Zarine Habeeb

11 March 2005

The Personal is the Political: A Story of Another1 Journey from India

Zarine Habeeb2

I have often been asked why I have chosen to come to Hungary and then to work at the ERRC. I have given shorthand answers to this question, sometimes even without thinking a lot. As feminism teaches us, the personal is the political. The identity crisis I experienced in 2002 when genocidal violence was launched against Muslims in the Indian state of Gujarat3 had a deep impact on me, a Muslim, who was and continues to be deeply proud of India's secular and pluralistic traditions. So, to go back to using shorthand phrases, in my mind Gujarat 2002 has a connection to Budapest 2003.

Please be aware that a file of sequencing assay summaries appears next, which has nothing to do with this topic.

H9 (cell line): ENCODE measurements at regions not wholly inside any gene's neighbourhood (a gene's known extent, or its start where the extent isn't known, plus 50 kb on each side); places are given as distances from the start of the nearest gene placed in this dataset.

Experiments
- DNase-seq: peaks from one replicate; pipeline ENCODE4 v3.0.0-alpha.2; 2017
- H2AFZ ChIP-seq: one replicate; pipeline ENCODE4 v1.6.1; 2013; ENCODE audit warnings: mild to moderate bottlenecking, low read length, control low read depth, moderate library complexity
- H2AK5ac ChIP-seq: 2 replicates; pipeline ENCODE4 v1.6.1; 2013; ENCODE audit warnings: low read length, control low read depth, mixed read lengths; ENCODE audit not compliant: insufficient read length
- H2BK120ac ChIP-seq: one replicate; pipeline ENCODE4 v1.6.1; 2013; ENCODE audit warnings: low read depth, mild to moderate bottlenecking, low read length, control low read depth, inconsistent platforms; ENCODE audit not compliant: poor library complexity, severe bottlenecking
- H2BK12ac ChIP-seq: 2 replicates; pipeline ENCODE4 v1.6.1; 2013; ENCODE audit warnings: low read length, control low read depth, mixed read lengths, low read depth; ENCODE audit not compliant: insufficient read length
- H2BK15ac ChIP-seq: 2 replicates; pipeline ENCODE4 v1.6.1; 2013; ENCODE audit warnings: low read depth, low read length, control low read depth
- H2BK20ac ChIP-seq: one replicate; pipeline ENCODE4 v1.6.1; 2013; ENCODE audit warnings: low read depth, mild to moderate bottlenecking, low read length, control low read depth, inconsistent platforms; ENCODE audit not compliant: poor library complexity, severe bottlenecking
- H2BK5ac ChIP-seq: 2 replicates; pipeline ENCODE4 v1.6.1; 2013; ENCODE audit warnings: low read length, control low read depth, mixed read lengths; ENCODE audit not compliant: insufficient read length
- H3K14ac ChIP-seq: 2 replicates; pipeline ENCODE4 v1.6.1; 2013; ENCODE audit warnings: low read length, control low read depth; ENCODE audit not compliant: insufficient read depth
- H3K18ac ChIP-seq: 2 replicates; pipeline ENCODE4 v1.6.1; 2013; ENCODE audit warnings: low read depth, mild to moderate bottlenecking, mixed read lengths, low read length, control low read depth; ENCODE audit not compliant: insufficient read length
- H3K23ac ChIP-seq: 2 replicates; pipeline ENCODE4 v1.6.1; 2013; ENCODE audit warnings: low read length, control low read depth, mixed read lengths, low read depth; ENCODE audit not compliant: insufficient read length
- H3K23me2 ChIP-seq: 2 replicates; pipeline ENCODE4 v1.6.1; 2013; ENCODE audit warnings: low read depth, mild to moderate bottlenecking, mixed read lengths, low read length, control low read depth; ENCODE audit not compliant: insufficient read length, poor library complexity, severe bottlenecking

In India, in both scholarly and lay circles, the "Muslim problem" is thought of primarily in terms of minority rights. So, it was no surprise that in my application for the Henigson fellowship, I expressed my interest in the comparative study of minority rights. Especially in the wake of the Balkan wars in the 1990s, this region seemed to provide the perfect backdrop for the study of minority rights. Of course, Roma, as readers of this journal are well aware, have been the silent victims of these wars, a fact that I came to know only through the pages of this journal.